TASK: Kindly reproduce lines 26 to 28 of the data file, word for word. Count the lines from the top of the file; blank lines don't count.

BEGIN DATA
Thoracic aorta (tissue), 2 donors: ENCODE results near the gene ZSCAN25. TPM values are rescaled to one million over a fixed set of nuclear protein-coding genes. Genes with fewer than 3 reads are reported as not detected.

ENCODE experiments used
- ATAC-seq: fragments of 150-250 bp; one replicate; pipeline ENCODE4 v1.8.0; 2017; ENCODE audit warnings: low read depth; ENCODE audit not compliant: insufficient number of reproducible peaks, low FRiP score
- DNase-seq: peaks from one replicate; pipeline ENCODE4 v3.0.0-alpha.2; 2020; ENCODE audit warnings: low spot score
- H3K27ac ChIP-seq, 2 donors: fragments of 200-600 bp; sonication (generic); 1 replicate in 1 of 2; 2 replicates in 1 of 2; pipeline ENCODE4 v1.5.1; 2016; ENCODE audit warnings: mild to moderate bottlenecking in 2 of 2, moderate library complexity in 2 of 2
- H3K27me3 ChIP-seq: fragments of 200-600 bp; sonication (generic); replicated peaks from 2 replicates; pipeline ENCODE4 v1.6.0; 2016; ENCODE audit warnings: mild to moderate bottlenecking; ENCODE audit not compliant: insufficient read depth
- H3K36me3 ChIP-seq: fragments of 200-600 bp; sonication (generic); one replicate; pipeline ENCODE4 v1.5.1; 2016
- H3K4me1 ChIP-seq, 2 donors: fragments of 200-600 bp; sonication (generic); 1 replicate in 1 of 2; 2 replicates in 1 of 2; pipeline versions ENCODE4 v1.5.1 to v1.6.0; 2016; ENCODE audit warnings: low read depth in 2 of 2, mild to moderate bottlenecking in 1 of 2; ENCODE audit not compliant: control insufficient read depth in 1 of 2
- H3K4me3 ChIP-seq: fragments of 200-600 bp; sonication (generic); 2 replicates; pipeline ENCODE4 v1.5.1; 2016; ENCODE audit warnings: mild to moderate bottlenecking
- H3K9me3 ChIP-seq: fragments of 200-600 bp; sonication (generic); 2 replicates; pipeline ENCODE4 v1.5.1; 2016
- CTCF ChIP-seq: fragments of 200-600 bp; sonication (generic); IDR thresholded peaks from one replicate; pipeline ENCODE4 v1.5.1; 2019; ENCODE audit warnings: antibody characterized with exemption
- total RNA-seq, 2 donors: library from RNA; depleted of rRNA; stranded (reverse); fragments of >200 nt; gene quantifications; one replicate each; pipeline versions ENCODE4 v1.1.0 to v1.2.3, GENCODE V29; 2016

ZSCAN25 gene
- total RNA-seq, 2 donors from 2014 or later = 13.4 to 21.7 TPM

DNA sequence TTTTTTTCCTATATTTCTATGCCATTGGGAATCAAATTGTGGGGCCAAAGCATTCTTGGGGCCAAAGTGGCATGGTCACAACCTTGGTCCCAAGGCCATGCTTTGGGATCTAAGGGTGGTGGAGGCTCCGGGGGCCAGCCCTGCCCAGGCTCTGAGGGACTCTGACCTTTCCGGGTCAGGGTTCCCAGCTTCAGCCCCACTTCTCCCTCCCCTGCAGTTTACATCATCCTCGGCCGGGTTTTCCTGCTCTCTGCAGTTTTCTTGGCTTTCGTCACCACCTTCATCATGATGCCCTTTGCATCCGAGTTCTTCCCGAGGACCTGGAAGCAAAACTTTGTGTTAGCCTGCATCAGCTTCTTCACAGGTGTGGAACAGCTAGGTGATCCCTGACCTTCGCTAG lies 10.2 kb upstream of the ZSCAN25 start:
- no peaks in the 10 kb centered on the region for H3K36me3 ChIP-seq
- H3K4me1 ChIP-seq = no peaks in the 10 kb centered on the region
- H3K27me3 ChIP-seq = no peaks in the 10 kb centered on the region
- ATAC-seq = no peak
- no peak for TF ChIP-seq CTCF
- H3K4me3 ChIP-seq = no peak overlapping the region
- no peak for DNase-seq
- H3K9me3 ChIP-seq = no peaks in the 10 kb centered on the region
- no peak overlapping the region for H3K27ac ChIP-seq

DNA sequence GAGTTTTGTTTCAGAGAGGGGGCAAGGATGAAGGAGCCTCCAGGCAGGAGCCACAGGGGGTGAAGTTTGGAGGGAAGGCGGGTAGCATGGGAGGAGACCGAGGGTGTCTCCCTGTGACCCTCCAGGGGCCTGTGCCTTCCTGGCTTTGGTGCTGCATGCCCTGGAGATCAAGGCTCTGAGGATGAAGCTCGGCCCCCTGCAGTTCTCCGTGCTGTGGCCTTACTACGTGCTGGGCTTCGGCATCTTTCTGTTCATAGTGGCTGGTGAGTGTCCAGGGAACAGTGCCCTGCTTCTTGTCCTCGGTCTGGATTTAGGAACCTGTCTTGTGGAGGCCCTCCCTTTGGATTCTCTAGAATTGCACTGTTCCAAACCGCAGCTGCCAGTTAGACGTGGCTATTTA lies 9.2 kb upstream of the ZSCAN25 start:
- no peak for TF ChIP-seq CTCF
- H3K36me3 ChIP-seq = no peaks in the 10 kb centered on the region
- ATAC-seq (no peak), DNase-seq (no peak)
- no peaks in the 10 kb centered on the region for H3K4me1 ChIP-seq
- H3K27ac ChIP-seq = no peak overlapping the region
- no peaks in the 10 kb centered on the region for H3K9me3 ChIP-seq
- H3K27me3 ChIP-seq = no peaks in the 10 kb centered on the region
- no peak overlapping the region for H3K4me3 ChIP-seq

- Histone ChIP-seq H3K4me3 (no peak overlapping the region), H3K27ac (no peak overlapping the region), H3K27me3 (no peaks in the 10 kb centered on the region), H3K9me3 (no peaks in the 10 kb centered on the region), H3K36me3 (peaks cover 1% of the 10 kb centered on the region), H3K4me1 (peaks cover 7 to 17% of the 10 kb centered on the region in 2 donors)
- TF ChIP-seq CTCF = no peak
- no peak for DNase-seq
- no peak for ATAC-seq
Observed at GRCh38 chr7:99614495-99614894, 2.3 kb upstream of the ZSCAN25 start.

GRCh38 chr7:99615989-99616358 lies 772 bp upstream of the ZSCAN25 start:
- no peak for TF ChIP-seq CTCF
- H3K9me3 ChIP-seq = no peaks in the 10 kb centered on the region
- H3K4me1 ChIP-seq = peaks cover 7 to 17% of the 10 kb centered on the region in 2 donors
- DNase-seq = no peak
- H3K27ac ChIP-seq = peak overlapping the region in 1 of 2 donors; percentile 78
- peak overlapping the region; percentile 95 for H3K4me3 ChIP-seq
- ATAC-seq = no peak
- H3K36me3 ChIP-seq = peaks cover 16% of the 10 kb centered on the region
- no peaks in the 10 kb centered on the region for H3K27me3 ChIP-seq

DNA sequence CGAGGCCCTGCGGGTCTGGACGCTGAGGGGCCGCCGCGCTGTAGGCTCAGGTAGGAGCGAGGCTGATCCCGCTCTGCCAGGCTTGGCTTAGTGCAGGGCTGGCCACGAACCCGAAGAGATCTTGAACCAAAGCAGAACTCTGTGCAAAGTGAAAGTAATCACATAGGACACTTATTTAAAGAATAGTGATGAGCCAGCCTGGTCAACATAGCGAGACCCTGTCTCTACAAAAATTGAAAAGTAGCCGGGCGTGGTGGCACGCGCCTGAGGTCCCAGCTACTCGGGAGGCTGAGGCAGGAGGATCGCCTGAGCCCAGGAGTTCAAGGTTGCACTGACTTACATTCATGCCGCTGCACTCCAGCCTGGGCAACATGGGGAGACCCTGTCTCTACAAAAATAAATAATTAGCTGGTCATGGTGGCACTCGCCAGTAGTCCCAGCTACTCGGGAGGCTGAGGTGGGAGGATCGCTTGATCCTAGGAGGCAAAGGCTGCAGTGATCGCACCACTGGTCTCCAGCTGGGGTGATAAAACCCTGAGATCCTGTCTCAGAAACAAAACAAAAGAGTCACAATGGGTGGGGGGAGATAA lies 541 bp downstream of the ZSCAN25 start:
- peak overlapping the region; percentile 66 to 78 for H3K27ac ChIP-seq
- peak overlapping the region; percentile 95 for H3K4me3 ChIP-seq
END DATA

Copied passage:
- no peak for TF ChIP-seq CTCF
- H3K36me3 ChIP-seq = no peaks in the 10 kb centered on the region
- ATAC-seq (no peak), DNase-seq (no peak)